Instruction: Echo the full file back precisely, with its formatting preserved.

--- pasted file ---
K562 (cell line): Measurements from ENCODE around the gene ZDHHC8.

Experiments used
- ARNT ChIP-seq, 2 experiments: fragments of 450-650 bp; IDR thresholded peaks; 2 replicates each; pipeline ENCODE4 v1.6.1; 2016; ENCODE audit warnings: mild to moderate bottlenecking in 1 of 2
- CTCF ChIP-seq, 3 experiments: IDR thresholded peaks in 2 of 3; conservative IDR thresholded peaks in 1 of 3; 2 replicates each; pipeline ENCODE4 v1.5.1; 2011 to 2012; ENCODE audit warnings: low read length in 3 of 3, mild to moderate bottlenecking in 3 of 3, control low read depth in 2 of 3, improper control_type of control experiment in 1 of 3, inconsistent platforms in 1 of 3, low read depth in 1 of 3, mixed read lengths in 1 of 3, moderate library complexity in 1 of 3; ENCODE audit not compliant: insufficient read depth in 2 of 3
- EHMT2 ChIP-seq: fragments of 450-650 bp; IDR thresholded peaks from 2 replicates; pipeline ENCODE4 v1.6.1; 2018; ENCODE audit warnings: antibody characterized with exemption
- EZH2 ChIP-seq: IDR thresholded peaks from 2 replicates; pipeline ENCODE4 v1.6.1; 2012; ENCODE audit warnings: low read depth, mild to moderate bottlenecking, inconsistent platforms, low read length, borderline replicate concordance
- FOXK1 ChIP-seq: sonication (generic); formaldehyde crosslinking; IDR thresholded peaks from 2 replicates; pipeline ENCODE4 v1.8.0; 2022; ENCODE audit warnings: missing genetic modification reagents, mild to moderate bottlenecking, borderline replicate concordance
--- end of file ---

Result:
K562 (cell line): Measurements from ENCODE around the gene ZDHHC8.

Experiments used
- ARNT ChIP-seq, 2 experiments: fragments of 450-650 bp; IDR thresholded peaks; 2 replicates each; pipeline ENCODE4 v1.6.1; 2016; ENCODE audit warnings: mild to moderate bottlenecking in 1 of 2
- CTCF ChIP-seq, 3 experiments: IDR thresholded peaks in 2 of 3; conservative IDR thresholded peaks in 1 of 3; 2 replicates each; pipeline ENCODE4 v1.5.1; 2011 to 2012; ENCODE audit warnings: low read length in 3 of 3, mild to moderate bottlenecking in 3 of 3, control low read depth in 2 of 3, improper control_type of control experiment in 1 of 3, inconsistent platforms in 1 of 3, low read depth in 1 of 3, mixed read lengths in 1 of 3, moderate library complexity in 1 of 3; ENCODE audit not compliant: insufficient read depth in 2 of 3
- EHMT2 ChIP-seq: fragments of 450-650 bp; IDR thresholded peaks from 2 replicates; pipeline ENCODE4 v1.6.1; 2018; ENCODE audit warnings: antibody characterized with exemption
- EZH2 ChIP-seq: IDR thresholded peaks from 2 replicates; pipeline ENCODE4 v1.6.1; 2012; ENCODE audit warnings: low read depth, mild to moderate bottlenecking, inconsistent platforms, low read length, borderline replicate concordance
- FOXK1 ChIP-seq: sonication (generic); formaldehyde crosslinking; IDR thresholded peaks from 2 replicates; pipeline ENCODE4 v1.8.0; 2022; ENCODE audit warnings: missing genetic modification reagents, mild to moderate bottlenecking, borderline replicate concordance